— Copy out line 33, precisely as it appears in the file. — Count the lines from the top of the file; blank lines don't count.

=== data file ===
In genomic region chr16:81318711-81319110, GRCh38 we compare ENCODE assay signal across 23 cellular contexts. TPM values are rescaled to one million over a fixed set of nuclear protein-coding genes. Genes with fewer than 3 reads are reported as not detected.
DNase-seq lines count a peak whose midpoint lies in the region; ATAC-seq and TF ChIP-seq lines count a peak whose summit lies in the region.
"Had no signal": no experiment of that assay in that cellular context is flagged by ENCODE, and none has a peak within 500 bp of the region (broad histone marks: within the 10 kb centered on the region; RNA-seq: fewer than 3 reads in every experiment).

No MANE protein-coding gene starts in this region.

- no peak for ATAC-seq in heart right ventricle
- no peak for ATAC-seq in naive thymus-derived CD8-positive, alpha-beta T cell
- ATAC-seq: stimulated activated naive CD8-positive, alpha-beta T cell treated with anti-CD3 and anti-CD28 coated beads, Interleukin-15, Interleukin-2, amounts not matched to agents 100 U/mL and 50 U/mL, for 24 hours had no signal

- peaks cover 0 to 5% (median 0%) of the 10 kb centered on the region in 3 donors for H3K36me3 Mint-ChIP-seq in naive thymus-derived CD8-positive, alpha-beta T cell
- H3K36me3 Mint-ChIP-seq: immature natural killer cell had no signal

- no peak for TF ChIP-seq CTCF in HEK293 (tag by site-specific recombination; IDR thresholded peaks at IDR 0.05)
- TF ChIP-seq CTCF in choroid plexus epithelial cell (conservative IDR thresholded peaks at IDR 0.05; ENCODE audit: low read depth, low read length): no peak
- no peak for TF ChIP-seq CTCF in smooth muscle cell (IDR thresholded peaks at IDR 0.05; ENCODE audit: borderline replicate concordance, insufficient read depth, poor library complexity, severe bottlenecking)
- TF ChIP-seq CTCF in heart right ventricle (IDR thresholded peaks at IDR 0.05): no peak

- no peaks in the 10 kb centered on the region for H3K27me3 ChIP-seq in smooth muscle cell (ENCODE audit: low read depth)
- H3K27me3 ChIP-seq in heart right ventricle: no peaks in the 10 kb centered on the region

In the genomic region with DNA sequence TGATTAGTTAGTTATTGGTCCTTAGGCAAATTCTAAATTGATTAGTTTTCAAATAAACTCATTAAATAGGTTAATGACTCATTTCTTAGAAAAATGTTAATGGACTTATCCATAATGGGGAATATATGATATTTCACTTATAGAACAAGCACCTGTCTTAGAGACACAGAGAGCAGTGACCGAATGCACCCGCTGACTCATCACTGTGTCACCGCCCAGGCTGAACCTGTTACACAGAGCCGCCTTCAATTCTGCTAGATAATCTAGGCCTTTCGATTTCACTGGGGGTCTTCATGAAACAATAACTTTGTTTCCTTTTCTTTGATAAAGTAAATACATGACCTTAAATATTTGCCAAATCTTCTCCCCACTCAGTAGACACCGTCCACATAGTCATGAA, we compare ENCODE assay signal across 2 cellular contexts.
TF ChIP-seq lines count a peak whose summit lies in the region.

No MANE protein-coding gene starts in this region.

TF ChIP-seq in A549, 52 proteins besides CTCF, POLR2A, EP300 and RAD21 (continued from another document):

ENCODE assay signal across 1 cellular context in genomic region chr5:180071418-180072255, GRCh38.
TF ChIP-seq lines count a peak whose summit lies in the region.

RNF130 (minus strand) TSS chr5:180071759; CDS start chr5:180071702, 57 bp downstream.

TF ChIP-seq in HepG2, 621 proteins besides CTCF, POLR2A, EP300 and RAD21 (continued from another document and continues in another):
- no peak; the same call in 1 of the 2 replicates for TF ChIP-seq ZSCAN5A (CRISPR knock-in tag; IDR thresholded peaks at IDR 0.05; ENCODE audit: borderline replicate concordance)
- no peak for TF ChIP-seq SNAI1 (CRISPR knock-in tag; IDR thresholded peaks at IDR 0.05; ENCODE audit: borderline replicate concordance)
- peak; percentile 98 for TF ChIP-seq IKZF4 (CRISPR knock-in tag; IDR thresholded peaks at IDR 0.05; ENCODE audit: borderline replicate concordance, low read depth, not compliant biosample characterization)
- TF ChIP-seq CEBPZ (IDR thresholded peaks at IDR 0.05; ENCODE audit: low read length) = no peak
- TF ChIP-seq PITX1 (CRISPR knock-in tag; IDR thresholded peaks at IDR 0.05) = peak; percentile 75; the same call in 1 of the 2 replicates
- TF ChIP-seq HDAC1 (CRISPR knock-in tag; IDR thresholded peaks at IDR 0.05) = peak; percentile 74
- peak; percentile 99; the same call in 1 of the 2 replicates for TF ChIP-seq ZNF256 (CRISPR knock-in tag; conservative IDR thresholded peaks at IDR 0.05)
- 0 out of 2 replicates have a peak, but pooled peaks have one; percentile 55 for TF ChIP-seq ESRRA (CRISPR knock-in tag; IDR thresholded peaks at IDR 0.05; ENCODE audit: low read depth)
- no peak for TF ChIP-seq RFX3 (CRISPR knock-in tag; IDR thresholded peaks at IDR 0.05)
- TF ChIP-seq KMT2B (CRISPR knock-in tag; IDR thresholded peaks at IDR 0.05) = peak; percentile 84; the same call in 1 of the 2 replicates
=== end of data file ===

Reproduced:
- TF ChIP-seq KMT2B (CRISPR knock-in tag; IDR thresholded peaks at IDR 0.05) = peak; percentile 84; the same call in 1 of the 2 replicates